- subotai - 05-19-2014

A[quote name="cccc" url="/community/t/150689/godzilla-2014-post-release-discussion/390#post_3718944"]I mean did you even watch the fucking movie man!!!
[/quote]

He did sleep through it the second time. Understandable.


- Nooj - 05-19-2014

Quote:

Originally Posted by Sebastian OB View Post
 

I think GUARDIANS OF THE GALAXY will be the movie for Nooj this year. Oh the wacky characters that will abound!


If it turns out like Pacific Rim, I'm gonna be both crushed and ENERGIZED WITH HATE.




- Nooj - 05-19-2014

Quote:

Originally Posted by Subotai View Post


He did sleep through it the second time. Understandable.

The 2nd time, I dozed off during Ford's adventures on the train.



OH YEAH!




GO ON THIS TRAIN!  ok




- turingmachine75 - 05-19-2014

AThat was the train he need to take to get home to 'Frisco!


- Nooj - 05-19-2014

So was he doing his duty or just trying to get back home?




- cccc - 05-19-2014

Quote:

Originally Posted by mcnooj82 View Post
 

So was he doing his duty or just trying to get back home?


Both.




- avian - 05-19-2014

Is there a single character in Pacific Rim who WOULDN'T make a more interesting lead than Ford Prefect?





Hannibal Chau's henchlady. What's her story? Could it be more interesting than not defusing a nuclear bomb? Maybe. Just maybe.




- Nooj - 05-19-2014

Quote:

Originally Posted by cccc View Post
 

Both.


Such practicality!




- agracru - 05-19-2014

Honestly, Ford's story would have been better off had he been forcibly conscripted into going back out into the field to serve. I mean, yes, he's a good man who does good things because that's what he's driven to do, but he does promise his son that he'd be there in the morning...and then he's forced to break that promise to save Joe. Which is good drama, but I wish his decision to join up with the soldiers in Honolulu had come with a bit of drama itself. Having him roped into it against his better wishes, I think, would have been a little more compelling.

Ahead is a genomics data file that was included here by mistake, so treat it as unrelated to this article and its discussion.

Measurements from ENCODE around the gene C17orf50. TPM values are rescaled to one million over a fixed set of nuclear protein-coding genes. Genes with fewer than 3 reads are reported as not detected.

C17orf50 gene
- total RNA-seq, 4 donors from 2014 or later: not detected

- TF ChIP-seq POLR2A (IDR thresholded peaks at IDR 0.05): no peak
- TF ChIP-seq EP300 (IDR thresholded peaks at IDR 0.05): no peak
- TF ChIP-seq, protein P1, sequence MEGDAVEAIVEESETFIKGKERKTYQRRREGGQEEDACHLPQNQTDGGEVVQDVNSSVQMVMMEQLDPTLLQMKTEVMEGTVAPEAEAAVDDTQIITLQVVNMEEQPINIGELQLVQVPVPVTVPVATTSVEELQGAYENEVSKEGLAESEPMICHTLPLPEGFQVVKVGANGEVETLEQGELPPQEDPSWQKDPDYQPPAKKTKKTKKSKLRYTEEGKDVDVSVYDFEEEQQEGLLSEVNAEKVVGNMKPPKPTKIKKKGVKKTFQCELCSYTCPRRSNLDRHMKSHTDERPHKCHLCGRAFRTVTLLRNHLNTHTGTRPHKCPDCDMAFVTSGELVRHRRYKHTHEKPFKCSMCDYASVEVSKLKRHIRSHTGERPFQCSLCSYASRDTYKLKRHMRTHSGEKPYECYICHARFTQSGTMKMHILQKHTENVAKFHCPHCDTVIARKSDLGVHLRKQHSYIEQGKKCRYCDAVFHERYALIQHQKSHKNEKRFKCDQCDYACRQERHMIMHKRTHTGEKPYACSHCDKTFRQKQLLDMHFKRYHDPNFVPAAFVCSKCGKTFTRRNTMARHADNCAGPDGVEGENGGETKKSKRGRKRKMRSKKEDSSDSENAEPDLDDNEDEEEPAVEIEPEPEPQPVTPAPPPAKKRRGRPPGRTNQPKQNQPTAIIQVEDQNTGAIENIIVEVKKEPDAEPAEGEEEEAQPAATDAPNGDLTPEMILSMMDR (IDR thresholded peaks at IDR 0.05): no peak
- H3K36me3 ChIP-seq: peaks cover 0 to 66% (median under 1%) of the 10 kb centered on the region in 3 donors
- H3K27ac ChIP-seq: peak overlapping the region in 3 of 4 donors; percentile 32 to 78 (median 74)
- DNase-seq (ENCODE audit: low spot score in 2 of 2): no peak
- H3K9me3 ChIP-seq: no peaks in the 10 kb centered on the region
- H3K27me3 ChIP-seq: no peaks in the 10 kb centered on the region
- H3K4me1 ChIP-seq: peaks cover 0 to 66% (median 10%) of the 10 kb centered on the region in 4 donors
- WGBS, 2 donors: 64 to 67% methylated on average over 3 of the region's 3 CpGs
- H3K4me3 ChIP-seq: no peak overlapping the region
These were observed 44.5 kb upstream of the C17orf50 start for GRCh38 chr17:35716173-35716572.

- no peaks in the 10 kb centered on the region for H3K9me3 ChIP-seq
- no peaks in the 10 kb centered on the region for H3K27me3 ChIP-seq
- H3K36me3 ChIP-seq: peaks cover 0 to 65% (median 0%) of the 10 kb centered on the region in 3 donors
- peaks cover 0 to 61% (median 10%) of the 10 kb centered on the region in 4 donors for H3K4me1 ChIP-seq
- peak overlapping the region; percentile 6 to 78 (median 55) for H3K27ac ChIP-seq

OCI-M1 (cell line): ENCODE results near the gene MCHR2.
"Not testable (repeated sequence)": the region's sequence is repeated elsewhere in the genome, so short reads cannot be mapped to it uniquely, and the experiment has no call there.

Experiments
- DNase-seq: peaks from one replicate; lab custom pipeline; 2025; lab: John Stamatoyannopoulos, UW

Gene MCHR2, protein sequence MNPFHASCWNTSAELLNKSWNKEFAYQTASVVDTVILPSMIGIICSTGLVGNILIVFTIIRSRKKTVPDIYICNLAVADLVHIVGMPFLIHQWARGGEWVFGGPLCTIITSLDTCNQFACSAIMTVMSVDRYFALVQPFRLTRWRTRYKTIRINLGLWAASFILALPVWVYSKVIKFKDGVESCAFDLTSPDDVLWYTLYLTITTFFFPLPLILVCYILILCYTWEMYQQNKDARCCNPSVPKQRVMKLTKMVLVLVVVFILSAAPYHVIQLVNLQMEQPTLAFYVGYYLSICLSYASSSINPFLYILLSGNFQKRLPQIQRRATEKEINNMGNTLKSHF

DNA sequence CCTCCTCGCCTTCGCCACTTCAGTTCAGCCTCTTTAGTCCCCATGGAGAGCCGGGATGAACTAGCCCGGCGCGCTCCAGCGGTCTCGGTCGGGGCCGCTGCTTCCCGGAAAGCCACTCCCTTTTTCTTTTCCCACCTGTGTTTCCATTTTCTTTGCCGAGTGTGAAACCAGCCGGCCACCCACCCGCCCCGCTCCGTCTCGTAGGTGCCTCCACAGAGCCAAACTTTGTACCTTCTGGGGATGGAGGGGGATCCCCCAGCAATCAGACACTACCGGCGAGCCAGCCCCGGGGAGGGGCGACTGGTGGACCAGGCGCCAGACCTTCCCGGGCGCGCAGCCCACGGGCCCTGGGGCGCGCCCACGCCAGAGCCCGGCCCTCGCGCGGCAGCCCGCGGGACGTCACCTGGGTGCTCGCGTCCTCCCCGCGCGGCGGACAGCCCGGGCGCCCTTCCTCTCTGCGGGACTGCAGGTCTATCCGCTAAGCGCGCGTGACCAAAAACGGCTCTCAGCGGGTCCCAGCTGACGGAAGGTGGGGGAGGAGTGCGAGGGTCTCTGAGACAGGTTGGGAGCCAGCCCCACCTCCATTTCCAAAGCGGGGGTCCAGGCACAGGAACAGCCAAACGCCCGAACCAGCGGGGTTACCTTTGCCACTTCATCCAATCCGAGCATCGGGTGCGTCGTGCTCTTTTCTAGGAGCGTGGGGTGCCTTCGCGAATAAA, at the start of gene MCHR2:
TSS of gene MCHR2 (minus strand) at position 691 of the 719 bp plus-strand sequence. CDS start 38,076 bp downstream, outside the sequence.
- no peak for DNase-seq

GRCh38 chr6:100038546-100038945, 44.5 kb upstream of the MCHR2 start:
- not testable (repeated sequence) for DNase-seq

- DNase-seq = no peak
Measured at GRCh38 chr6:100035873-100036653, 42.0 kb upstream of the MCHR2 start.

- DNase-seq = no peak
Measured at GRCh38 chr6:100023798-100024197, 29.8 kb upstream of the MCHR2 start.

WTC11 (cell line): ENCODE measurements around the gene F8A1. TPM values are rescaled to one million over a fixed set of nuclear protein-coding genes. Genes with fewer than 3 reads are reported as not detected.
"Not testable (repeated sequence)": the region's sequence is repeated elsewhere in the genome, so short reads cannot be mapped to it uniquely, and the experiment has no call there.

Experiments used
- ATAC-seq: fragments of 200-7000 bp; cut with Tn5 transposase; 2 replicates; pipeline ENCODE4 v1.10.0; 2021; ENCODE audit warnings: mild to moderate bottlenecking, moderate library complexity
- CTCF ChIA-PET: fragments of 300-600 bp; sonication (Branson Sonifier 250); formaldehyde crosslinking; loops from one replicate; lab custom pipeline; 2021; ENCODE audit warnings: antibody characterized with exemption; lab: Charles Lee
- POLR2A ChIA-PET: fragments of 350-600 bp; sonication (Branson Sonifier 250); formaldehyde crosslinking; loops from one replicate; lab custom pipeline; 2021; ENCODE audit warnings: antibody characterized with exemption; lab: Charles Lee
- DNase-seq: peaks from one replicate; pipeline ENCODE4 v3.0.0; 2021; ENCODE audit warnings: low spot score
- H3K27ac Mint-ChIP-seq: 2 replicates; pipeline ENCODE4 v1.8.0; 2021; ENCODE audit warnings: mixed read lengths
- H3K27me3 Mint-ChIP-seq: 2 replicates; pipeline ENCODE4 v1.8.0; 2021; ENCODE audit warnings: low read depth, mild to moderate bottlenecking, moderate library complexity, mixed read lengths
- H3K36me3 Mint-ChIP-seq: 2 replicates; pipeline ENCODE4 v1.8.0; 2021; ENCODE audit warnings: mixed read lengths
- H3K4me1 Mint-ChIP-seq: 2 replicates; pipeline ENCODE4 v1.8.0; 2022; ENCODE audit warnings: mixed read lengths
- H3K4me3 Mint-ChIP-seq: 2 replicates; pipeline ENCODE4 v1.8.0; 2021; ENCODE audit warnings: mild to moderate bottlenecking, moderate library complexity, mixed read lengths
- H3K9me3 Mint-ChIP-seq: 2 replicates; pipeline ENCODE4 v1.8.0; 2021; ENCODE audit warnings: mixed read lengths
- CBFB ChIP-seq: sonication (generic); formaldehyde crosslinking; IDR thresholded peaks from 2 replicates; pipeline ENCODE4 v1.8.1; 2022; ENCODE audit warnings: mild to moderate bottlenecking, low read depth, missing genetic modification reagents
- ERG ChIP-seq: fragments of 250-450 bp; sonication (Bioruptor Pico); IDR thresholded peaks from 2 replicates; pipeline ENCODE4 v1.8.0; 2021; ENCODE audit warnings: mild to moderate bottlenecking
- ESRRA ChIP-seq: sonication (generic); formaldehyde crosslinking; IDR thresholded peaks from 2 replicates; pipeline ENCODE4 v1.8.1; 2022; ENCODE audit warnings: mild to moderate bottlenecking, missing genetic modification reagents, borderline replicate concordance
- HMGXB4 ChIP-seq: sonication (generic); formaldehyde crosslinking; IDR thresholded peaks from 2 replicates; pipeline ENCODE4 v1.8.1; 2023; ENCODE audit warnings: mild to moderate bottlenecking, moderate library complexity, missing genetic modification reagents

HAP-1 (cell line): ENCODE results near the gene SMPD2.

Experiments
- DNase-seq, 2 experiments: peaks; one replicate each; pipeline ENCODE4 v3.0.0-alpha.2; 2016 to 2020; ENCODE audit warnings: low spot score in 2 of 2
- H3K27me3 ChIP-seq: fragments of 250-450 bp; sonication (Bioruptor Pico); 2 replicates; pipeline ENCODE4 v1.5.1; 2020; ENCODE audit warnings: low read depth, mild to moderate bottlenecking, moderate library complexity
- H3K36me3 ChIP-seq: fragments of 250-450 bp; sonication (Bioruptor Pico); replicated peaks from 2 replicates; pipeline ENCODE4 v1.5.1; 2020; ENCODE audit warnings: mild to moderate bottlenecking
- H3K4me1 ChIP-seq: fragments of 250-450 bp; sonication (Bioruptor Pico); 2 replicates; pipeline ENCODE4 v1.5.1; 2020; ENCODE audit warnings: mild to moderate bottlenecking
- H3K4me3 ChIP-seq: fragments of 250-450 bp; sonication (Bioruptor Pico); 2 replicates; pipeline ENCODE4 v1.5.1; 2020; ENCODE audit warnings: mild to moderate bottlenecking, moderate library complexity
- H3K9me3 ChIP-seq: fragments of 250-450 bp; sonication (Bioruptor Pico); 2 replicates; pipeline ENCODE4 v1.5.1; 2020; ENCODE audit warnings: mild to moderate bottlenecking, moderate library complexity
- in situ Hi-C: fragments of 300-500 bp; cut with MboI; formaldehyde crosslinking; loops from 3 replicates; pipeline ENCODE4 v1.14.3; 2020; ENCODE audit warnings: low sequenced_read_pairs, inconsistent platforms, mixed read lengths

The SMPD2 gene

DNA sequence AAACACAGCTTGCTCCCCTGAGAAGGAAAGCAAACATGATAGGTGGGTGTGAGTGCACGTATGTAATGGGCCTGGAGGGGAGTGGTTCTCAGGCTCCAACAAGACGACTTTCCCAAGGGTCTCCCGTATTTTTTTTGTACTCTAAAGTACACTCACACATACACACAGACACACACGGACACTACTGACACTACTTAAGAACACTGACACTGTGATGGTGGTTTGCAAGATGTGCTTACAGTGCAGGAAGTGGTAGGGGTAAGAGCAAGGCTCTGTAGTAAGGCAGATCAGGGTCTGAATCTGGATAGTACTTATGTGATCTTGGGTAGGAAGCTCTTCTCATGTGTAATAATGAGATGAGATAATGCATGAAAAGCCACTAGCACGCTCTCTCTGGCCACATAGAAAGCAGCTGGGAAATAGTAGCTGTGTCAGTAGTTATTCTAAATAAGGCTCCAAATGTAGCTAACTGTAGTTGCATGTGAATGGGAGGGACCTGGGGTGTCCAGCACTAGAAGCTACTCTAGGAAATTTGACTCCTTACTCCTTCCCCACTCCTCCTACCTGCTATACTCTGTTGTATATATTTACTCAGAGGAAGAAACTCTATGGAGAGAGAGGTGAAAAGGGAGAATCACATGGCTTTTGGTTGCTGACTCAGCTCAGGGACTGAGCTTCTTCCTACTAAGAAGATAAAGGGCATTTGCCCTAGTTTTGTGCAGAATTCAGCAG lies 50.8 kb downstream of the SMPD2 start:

It's not like I don't see areas in this film where it could be improved, but I liked what I saw regardless.




- Nooj - 05-19-2014

Yes!  Yes!  This is exactly what I'm griping about all the time!



Dramatization!




- ryoken - 05-19-2014

Yeah, this is turning into Pacific Rim thread part deux.


We just saw a proper Godzilla film, made by a completely out of left field director, with a script that centered every set piece and action sequence in a grounded, human POV, and a basic plot that featured little to no plotholes, become an absolute hit on its release weekend worldwide.


After seeing absolute drecks like Star Trek ITD, Amazing Spidey 2, Bayformers and who know how many hacky, uncaring and unpolished crass movies we get this and people still complain and nitpick?


Fuck off.




- agracru - 05-19-2014

Right. It's not that I don't see what you're saying when you bring this gripe up, FYI, but a movie can work for me even when it misses good opportunities for drama.